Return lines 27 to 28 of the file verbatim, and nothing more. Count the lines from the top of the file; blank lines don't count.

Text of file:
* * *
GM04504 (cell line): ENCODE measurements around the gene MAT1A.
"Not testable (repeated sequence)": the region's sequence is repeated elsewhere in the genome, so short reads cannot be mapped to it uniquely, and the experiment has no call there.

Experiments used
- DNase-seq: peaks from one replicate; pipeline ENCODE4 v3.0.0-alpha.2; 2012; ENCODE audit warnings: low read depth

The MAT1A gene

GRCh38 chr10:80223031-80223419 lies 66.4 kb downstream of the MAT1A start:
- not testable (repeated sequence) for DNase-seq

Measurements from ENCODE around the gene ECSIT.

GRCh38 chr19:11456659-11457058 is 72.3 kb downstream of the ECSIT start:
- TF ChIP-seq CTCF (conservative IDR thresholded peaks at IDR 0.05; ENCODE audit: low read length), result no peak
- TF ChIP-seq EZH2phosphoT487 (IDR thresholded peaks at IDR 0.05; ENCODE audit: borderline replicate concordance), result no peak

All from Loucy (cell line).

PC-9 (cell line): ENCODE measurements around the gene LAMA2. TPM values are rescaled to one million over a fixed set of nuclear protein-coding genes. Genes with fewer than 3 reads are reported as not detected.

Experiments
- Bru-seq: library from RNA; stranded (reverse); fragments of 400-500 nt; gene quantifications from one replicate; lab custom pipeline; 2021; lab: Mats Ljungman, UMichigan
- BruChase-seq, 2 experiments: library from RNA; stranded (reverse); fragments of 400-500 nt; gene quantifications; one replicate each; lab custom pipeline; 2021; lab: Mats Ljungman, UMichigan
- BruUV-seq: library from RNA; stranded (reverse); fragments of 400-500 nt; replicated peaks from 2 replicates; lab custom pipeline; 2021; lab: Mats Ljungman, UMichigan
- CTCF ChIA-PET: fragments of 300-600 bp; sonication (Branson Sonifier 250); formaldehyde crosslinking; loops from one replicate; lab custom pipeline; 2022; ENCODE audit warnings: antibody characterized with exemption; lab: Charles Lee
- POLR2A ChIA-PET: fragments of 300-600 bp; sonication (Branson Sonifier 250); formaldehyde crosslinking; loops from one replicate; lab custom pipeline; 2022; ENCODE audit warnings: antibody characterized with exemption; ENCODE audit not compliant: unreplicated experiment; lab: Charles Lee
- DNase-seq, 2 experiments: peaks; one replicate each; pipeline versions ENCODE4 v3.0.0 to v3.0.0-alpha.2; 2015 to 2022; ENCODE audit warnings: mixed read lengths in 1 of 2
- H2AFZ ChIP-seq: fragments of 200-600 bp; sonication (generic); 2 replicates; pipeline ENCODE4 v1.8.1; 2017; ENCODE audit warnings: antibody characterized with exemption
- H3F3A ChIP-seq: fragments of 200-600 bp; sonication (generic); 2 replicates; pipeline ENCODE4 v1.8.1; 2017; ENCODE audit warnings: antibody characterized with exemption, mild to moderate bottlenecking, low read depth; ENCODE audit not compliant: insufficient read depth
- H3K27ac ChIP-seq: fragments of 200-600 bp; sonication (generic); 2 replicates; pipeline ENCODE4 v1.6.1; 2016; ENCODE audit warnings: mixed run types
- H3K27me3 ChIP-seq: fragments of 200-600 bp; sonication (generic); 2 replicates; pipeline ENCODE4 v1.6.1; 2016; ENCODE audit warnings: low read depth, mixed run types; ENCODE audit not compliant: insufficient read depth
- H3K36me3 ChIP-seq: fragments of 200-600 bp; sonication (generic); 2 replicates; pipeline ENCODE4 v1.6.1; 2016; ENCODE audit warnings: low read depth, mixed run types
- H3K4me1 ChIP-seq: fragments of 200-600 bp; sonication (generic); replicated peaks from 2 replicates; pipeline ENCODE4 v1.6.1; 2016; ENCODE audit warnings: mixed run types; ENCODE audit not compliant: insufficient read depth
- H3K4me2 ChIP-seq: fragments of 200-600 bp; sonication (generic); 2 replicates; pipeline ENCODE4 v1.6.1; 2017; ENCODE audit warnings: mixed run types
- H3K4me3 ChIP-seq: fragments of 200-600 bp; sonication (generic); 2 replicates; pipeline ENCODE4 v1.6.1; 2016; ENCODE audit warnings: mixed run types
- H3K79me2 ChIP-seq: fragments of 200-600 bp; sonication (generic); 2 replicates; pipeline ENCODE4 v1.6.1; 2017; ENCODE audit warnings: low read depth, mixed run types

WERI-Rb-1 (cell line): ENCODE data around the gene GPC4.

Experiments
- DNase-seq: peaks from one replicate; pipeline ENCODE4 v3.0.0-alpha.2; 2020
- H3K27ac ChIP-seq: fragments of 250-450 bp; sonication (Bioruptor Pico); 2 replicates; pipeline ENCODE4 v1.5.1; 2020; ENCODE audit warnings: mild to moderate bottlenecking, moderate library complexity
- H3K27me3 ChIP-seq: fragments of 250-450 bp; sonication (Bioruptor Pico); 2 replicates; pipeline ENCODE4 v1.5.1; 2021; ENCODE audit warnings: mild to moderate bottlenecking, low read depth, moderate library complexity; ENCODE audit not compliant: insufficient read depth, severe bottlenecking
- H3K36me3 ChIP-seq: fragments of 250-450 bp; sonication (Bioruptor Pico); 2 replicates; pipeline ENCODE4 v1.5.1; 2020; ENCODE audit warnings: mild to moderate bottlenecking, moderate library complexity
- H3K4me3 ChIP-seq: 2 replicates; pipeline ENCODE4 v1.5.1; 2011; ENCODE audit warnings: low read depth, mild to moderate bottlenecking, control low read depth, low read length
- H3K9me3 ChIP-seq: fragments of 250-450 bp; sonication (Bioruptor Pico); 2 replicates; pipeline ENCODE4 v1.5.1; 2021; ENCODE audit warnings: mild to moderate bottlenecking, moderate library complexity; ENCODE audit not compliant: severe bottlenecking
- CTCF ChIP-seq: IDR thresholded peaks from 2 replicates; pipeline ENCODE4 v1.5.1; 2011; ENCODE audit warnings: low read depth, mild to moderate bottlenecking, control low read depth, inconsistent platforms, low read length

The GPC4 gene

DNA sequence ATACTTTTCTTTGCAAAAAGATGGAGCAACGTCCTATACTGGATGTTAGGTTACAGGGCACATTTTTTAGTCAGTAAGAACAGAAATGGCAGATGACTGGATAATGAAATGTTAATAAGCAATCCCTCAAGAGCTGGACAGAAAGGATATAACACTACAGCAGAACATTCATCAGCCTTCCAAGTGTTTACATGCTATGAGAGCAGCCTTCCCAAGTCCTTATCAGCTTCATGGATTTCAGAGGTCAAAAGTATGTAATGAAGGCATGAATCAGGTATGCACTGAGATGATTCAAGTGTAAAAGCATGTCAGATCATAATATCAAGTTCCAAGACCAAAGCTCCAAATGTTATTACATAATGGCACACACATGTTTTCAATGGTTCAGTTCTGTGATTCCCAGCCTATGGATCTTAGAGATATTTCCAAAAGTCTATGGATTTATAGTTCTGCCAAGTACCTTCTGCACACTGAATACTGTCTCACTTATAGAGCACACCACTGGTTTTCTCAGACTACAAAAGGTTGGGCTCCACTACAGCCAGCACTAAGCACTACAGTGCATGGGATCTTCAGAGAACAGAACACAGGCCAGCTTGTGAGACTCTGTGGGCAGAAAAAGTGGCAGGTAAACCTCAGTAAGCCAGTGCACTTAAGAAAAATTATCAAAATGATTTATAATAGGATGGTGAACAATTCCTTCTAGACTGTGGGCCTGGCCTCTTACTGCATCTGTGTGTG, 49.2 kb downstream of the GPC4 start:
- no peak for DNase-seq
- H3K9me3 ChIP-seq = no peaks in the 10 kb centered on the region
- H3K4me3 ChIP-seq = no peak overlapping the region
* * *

- H3K4me2 ChIP-seq: fragments of 200-600 bp; sonication (generic); 2 replicates; pipeline ENCODE4 v1.6.1; 2017; ENCODE audit warnings: mixed run types
- H3K4me3 ChIP-seq: fragments of 200-600 bp; sonication (generic); 2 replicates; pipeline ENCODE4 v1.6.1; 2016; ENCODE audit warnings: mixed run types